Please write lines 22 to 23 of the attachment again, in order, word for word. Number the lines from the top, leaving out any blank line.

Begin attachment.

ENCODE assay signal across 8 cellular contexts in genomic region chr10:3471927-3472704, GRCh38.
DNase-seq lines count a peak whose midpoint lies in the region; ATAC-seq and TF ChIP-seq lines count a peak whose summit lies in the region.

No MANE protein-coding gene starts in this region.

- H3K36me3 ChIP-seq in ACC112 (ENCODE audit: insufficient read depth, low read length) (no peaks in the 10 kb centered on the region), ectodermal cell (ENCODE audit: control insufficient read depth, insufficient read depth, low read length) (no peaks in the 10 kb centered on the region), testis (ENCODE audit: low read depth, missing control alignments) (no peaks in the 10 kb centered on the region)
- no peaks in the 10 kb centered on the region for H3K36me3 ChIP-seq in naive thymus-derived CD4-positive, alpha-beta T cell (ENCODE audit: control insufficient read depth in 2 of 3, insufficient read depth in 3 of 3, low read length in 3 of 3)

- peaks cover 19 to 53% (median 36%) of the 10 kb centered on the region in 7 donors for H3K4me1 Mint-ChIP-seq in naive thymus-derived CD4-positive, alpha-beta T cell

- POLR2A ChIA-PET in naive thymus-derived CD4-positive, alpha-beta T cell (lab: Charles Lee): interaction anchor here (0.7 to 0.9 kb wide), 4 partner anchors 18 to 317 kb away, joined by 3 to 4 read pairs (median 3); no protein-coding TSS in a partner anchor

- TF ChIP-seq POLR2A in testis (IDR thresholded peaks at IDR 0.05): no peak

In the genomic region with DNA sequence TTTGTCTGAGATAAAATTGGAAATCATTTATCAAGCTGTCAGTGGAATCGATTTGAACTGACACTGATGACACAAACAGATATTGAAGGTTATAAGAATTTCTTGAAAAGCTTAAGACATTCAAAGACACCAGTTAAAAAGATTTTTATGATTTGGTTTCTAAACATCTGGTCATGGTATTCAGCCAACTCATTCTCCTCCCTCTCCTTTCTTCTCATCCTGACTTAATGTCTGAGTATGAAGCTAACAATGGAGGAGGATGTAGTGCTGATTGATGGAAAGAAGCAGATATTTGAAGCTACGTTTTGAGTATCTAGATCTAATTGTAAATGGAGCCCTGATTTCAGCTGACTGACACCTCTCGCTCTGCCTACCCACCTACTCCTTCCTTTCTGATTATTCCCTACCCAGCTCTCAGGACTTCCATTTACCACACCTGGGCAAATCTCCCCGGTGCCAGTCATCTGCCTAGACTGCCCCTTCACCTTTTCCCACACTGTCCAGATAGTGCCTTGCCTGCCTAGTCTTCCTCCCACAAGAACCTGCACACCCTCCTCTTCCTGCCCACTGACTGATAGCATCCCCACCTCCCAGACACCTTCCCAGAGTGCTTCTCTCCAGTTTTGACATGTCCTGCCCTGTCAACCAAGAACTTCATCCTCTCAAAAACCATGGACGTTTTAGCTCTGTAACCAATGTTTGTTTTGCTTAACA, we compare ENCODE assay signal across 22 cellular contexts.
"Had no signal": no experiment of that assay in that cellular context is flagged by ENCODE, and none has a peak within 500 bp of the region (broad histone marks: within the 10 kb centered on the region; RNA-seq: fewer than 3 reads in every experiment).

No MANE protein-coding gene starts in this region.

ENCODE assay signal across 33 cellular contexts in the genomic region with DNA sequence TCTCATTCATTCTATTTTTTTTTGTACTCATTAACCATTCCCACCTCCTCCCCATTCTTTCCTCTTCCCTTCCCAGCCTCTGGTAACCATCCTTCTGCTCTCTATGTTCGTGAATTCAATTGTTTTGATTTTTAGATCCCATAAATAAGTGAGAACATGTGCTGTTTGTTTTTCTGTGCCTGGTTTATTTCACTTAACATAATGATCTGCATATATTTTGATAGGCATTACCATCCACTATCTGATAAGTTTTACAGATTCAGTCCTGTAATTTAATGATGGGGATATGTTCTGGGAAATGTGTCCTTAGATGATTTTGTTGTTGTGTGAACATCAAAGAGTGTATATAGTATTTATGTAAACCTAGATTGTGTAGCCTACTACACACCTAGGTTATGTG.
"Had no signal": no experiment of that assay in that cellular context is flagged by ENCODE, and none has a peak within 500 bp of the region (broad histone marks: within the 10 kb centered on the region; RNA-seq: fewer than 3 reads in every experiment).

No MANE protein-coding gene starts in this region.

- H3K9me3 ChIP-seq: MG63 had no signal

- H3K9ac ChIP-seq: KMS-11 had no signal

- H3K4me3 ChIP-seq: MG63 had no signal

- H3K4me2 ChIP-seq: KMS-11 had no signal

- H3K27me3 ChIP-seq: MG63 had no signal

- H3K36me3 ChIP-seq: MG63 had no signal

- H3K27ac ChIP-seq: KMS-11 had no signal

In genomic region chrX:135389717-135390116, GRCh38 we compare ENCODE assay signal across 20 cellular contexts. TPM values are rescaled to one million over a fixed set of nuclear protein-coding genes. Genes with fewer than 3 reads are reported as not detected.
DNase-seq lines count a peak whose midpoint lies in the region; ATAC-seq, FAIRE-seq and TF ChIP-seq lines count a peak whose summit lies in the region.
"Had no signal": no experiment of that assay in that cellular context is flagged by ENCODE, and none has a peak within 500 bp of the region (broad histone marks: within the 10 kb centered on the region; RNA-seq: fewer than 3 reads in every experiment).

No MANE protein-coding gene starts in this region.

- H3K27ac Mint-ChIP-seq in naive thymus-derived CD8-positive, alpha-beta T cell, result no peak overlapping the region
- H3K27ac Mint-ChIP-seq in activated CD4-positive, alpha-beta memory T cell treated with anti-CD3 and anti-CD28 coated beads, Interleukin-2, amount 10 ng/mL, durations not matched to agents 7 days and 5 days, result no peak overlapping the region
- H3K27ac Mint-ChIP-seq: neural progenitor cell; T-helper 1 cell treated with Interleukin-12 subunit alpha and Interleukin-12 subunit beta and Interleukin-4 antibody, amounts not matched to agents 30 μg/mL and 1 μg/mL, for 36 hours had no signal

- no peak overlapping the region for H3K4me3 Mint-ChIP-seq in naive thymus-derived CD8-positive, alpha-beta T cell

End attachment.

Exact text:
In genomic region chrX:135389717-135390116, GRCh38 we compare ENCODE assay signal across 20 cellular contexts. TPM values are rescaled to one million over a fixed set of nuclear protein-coding genes. Genes with fewer than 3 reads are reported as not detected.
DNase-seq lines count a peak whose midpoint lies in the region; ATAC-seq, FAIRE-seq and TF ChIP-seq lines count a peak whose summit lies in the region.